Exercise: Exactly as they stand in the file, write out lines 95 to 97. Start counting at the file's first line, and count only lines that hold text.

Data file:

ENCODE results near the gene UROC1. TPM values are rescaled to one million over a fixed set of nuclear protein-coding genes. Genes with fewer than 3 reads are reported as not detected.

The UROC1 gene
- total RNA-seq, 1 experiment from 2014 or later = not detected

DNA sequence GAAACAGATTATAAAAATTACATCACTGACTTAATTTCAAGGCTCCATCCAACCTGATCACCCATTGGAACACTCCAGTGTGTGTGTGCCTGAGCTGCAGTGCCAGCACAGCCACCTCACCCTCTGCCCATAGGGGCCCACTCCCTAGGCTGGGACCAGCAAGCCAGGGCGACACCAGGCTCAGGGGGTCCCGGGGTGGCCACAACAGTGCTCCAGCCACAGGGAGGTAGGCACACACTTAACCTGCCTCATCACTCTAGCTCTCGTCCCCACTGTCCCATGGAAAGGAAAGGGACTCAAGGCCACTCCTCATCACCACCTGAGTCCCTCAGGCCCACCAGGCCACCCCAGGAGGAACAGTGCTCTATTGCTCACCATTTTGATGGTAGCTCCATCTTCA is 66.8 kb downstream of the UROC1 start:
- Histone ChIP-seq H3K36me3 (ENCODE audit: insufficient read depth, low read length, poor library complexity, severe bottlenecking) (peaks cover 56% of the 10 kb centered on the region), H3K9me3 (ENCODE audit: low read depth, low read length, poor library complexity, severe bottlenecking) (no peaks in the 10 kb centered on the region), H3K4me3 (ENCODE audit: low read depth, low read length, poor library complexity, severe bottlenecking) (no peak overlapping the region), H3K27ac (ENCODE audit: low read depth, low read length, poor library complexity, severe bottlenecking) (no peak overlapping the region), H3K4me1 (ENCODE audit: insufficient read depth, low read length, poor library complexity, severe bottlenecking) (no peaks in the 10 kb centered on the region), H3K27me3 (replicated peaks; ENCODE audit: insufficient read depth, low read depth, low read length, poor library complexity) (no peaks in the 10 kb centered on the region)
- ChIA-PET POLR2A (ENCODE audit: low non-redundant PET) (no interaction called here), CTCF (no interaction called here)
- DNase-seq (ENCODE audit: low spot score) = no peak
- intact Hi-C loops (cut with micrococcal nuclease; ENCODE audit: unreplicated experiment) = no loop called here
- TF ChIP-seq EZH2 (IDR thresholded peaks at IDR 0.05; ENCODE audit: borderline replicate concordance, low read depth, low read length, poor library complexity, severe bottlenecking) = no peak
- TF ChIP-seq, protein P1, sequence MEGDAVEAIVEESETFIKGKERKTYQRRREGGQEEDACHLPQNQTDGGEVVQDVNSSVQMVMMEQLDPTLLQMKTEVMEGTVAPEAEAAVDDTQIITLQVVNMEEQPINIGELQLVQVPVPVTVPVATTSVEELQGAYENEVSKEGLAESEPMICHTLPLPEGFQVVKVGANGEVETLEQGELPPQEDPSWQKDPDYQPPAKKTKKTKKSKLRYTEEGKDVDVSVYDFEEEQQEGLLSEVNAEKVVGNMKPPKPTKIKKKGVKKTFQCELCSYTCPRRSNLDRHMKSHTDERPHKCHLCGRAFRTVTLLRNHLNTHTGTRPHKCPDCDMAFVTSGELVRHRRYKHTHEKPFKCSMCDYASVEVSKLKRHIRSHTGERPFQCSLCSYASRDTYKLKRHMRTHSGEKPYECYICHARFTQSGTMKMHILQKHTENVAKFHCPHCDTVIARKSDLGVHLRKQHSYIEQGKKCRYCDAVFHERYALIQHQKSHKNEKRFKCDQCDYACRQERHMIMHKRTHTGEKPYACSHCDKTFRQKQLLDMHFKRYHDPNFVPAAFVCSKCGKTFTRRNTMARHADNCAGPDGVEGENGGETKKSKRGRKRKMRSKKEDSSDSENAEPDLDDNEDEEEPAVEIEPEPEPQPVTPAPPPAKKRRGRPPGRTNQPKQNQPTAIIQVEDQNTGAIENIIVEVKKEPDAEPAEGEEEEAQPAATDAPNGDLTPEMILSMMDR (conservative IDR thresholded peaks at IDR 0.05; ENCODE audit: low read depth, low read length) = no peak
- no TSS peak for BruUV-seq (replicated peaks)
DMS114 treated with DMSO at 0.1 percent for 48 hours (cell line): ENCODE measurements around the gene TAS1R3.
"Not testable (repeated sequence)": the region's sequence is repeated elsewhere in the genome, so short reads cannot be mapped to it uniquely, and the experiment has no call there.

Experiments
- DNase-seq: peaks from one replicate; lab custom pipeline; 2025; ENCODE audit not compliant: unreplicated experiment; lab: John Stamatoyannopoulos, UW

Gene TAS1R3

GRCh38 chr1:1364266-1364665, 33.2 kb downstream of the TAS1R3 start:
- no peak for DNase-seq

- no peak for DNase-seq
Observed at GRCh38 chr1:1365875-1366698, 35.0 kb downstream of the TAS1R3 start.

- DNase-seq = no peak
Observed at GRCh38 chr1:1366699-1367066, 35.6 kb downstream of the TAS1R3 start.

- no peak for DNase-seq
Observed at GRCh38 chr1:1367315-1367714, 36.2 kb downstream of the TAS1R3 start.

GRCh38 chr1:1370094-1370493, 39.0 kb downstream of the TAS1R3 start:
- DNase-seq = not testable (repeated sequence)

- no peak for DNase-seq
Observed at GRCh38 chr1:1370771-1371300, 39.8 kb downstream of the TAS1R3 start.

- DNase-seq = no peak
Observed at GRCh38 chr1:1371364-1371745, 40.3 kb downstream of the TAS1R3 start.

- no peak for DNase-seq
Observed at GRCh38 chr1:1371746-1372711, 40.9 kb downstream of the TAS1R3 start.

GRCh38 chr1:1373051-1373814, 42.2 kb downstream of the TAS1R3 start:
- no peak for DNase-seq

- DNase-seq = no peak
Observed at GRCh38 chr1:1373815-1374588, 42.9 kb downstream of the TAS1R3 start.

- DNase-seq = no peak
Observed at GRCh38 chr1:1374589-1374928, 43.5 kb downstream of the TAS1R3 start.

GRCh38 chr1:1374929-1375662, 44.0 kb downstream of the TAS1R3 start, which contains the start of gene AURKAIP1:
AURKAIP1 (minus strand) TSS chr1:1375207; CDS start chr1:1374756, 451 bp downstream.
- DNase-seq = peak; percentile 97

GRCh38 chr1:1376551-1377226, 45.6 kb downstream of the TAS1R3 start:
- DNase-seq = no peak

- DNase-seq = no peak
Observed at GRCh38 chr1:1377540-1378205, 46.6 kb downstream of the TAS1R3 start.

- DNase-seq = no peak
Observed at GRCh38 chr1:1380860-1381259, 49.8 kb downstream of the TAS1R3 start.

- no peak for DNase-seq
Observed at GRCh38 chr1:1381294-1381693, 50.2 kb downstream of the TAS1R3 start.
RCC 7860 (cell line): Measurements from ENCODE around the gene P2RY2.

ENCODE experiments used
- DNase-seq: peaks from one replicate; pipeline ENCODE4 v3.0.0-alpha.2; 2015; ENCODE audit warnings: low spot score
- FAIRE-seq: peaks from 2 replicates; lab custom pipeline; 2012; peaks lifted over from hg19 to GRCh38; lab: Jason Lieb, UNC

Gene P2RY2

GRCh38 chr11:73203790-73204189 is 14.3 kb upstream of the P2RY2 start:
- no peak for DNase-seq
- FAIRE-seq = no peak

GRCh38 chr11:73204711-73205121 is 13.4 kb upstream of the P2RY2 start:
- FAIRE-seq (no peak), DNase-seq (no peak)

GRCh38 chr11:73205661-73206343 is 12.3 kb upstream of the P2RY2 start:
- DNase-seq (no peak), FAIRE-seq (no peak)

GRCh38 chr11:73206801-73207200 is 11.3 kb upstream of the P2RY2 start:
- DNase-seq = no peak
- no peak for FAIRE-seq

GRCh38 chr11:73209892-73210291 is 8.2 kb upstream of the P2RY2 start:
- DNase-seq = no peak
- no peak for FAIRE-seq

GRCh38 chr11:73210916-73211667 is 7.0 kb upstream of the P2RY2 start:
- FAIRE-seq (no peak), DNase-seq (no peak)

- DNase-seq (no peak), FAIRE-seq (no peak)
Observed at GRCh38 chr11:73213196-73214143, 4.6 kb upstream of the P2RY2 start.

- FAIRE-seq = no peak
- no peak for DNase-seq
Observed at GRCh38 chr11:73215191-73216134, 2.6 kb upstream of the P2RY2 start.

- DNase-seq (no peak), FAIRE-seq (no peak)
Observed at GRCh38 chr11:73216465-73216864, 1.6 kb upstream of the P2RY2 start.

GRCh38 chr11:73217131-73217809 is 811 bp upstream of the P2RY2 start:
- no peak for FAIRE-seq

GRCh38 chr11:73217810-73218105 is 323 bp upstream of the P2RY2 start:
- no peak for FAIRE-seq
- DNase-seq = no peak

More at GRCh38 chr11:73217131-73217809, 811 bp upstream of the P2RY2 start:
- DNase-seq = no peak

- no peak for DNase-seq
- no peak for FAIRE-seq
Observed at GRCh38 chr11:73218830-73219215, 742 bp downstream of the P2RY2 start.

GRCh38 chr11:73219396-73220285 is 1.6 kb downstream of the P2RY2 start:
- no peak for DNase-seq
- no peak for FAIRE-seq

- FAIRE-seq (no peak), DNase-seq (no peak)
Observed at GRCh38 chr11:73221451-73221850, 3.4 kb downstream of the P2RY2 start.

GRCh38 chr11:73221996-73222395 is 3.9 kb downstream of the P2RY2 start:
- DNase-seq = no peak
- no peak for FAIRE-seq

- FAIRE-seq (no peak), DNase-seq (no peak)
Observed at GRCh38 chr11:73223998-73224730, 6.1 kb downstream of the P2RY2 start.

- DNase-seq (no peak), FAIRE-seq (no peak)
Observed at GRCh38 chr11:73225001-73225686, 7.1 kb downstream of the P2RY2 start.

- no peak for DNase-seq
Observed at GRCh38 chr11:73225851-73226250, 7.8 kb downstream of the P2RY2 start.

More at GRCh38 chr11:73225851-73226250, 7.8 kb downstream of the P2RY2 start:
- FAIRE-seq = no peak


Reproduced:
- FAIRE-seq (no peak), DNase-seq (no peak)
Observed at GRCh38 chr11:73223998-73224730, 6.1 kb downstream of the P2RY2 start.

- DNase-seq (no peak), FAIRE-seq (no peak)